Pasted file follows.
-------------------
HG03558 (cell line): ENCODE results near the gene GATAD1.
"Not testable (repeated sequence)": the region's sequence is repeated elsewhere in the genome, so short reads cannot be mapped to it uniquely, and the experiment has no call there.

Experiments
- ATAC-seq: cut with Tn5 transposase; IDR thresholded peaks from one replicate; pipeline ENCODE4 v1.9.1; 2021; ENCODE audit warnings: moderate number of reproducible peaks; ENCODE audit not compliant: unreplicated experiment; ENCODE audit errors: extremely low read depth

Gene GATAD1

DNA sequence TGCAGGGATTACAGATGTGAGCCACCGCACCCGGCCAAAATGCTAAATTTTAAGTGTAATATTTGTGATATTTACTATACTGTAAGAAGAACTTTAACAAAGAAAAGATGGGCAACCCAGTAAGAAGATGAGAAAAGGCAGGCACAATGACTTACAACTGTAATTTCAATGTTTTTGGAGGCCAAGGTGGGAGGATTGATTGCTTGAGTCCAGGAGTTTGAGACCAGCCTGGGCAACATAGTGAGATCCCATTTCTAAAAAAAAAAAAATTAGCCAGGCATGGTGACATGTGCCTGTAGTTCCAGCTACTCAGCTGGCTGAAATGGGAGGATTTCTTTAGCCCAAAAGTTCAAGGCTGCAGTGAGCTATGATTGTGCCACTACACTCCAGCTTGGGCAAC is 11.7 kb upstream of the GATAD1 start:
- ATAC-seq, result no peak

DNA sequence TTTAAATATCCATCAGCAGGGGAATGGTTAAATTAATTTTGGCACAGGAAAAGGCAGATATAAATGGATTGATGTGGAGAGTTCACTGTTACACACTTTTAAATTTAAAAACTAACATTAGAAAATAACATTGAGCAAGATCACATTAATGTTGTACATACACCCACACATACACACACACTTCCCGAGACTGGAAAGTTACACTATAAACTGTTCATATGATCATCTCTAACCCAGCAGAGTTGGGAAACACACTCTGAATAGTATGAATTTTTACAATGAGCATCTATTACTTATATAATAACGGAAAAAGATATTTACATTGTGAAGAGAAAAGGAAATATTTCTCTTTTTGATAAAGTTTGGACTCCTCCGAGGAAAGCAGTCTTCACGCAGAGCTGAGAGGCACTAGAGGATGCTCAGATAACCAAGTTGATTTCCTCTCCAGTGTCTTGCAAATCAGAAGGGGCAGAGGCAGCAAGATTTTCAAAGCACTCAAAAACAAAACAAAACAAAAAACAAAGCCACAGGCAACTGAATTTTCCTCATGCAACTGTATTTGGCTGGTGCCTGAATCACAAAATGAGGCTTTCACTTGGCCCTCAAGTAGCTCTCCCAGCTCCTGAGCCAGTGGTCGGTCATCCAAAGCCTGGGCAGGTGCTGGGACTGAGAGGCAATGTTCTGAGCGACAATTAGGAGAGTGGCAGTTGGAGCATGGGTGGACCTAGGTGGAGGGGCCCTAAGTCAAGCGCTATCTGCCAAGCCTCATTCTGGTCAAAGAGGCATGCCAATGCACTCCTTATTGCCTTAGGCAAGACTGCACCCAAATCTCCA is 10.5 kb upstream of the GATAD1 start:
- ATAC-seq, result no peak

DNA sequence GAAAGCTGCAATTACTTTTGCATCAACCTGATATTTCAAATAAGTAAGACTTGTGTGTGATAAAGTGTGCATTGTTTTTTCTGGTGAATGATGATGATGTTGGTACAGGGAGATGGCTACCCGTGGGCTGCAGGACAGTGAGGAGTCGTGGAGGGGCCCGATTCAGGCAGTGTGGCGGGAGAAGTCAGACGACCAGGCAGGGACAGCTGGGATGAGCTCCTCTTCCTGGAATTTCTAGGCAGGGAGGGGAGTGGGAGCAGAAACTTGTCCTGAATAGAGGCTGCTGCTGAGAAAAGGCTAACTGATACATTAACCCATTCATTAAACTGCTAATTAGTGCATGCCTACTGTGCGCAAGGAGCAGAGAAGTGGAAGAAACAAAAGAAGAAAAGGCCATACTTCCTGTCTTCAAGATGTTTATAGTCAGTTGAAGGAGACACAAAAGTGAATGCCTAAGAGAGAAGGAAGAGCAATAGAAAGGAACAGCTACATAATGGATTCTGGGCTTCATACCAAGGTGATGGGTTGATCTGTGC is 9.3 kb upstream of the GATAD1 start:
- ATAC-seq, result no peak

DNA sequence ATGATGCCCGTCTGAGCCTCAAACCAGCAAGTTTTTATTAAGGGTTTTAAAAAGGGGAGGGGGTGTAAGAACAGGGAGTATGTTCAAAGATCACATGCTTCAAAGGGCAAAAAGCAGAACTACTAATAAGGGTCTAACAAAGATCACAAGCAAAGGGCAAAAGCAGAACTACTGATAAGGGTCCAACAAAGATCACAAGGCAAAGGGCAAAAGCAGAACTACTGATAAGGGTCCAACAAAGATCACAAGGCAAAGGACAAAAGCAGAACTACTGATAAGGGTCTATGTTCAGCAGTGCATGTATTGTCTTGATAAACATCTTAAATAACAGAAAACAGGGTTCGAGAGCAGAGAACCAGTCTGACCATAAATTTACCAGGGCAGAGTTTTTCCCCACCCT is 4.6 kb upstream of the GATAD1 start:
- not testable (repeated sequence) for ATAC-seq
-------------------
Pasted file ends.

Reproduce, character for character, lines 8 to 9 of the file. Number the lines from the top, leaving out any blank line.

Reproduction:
DNA sequence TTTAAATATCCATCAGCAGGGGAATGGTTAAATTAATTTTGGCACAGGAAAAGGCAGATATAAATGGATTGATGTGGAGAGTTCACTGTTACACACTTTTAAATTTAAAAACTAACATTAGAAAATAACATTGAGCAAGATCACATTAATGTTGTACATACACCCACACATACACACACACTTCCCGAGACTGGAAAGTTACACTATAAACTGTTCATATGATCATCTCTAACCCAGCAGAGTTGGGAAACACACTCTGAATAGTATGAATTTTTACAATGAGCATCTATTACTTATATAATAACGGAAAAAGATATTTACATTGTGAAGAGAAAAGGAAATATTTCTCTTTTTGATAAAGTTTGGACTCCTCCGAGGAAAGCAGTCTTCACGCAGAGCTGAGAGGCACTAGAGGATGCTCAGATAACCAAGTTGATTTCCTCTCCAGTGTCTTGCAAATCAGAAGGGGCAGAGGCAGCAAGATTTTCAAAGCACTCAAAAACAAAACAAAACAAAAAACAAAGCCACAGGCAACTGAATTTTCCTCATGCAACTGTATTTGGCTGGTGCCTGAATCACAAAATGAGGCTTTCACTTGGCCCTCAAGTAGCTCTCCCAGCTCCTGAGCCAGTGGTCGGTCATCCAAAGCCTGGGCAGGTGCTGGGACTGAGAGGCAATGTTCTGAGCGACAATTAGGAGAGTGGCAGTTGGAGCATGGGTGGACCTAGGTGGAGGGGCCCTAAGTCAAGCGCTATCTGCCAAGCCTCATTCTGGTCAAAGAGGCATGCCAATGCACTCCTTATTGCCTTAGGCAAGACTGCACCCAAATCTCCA is 10.5 kb upstream of the GATAD1 start:
- ATAC-seq, result no peak